Chapter 9: The EscapementOctober 9th - November 20th, 2005
This chapter covers the making of the escapement anchor (with its collet and arbor), the back cock assembly, suspension spring, and crutch.
These are pictures of the escapement anchor. You can see most of my original layout lines in the rough version. The anchor was sawn out of 3/16" tool steel sheet by hand using a jeweler's saw (the same as the click on the great wheel). After sawing out the click, I wasn't looking forward to it... but it actually went faster than I expected. Even so, I probably broke a dozen saw blades. The finished version has had the pallets hardened and the collet mounted. One problem with my anchor is that one of the screw holes is slightly off. I've managed to get it mounted on the collet anyways (by enlarging the hole in the collet), but it's a bit of a hack. If it turns out to be necessary, I'll make a new collet for it.
The back cock assembly consists of the cock itself, two small pillars to hold it off from the back plate, the pendulum support post, and an adjustable eccentric bushing which can be used to adjust the anchor-to-escape-wheel center distance. I thought that was a great idea, and I'm going to have to recycle it in my future projects. The slot in the pendulum support block was made with a .006" slitting saw (which looks like a tiny tablesaw blade if you've never seen one). I'd never used one before, so it was an interesting experience. It must be used at very low RPMs, and I cut it carefully on the milling machine in an attempt at accuracy. But you can see from the picture that the slot is not straight - the blade flexed as I cut it. I'm hoping it will be close enough, but otherwise I'll end up making a new block. This was also my first attempt at making a rivet, and I learned that many weak hammer blows are far more effective than a few strong ones.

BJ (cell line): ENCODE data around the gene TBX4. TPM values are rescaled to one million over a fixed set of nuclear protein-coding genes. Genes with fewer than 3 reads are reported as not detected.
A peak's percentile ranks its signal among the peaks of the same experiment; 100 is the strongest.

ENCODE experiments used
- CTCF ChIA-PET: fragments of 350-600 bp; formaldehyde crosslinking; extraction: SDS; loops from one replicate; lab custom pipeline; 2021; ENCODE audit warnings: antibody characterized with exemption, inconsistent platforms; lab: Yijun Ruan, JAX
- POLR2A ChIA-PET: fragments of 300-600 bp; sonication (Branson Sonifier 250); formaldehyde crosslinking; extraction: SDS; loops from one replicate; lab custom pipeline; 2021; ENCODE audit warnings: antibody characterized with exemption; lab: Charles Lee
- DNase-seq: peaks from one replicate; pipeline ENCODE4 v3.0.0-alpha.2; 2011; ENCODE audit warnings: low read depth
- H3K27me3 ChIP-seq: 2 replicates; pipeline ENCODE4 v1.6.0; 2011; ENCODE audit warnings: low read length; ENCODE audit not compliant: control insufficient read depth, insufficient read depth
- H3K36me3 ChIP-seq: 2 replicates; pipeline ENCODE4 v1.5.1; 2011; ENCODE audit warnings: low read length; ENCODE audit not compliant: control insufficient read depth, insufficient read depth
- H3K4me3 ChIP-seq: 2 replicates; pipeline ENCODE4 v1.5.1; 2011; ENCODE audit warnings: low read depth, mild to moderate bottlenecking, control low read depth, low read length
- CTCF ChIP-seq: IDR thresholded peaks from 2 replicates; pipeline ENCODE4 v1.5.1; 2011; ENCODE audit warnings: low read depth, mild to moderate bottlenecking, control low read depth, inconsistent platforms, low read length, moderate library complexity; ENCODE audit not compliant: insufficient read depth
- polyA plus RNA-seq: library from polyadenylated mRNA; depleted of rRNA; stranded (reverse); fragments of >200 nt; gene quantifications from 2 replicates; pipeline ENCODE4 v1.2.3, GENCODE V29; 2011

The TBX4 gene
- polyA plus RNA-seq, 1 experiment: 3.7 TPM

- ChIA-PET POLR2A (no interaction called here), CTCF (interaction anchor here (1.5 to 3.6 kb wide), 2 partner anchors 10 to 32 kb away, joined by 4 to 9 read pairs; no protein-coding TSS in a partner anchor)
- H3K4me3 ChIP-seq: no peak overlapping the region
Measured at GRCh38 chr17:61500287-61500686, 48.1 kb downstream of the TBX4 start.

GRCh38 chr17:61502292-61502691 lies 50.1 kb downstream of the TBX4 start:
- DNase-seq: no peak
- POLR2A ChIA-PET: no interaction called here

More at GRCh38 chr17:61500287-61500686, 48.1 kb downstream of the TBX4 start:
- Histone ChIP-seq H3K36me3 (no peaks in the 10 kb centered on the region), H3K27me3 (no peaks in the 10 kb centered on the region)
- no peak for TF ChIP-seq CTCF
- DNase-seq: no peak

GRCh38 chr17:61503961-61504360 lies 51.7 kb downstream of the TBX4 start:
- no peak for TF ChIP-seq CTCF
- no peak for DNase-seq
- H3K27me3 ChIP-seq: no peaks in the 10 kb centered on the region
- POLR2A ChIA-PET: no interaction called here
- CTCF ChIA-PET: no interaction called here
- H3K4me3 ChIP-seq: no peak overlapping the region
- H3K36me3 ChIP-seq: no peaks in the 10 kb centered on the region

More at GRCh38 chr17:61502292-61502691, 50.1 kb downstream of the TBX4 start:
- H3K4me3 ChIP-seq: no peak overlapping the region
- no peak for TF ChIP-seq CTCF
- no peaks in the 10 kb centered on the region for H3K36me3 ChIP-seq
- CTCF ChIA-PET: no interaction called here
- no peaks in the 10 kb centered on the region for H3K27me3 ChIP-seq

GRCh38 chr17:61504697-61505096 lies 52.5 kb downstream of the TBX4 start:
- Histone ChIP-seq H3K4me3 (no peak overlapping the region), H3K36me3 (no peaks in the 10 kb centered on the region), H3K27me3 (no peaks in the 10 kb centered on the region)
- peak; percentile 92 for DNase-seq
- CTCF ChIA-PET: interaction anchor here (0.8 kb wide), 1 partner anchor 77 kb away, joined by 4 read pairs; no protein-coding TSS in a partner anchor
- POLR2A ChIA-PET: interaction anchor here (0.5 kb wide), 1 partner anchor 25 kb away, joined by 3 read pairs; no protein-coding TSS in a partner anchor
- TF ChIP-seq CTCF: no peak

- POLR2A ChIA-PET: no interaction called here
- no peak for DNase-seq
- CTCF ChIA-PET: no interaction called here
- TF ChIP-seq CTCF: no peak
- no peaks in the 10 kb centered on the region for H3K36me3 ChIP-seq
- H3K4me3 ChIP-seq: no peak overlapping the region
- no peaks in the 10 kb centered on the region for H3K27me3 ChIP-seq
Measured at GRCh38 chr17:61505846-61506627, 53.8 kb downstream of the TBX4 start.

Wow, it's really striking how well the thin lacquer has preserved the shiny finish on the decorative washers for the pillars, which I made over a year ago. Especially in contrast to the back cock, sawn out of plate only a couple of months ago!
The crutch is the lever that transfers the motion of the pendulum to the escapement to regulate the speed of the clock, and also transfers energy from the gear train and escapement to the pendulum so that it doesn't stop swinging. It consists of a steel body (cut from mild steel sheet) with a riveted pin on one end which engages with a slot in the pendulum suspension top block. It's mounted onto the escape wheel arbor using a brass collet on the larger end, which includes a set screw used for adjustment when putting the clock "in beat". Getting all of the curves and angles to look right on the crutch body was a little tricky and took a lot of work with the files, but I think it turned out reasonably well. It's still a little uneven, but I had the impression that I could have filed it it down to nothing before it was perfect. I also forgot to file and polish the outside of my steel stock when machining the crutch pin, and so you can see that the very edge of the flange is a darker color. It's not too noticeable on the final crutch assembly. Here are pictures of the crutch body, the crutch pin, and the finished crutch assembly (with brass collet & set screw installed).
The pendulum will be suspended by the top block and suspension spring. It will hang off the steel pin at the lower end of the top block (in the picture below), while the suspension spring is riveted to the upper end. The top end of the suspension spring is riveted into a folded piece of thin brass. The whole thing then slips into the slot on the support block, which holds it at the appropriate height for the crutch pin to engage the slot in the top block. The spring is made out of blue tempered steel shim stock (originally for making reeds for my concertina project, but efficiently repurposed here). To the left you can see the whole suspension system assembled and in place. The top block moves the crutch back and forth easily, and if you set it swinging, it will go for a surprisingly long time on its own. Next up is the pendulum, and then I can find out of this thing is actually going to run!
Here are a couple more pictures of the assembled clock in its current state. These were taken before the crutch and pendulum suspension were finished, but are otherwise current. Seeing it all put together like this gives me a nice sense of satisfaction. I've come a long way! It would sure be nice to know if it was going to run, though...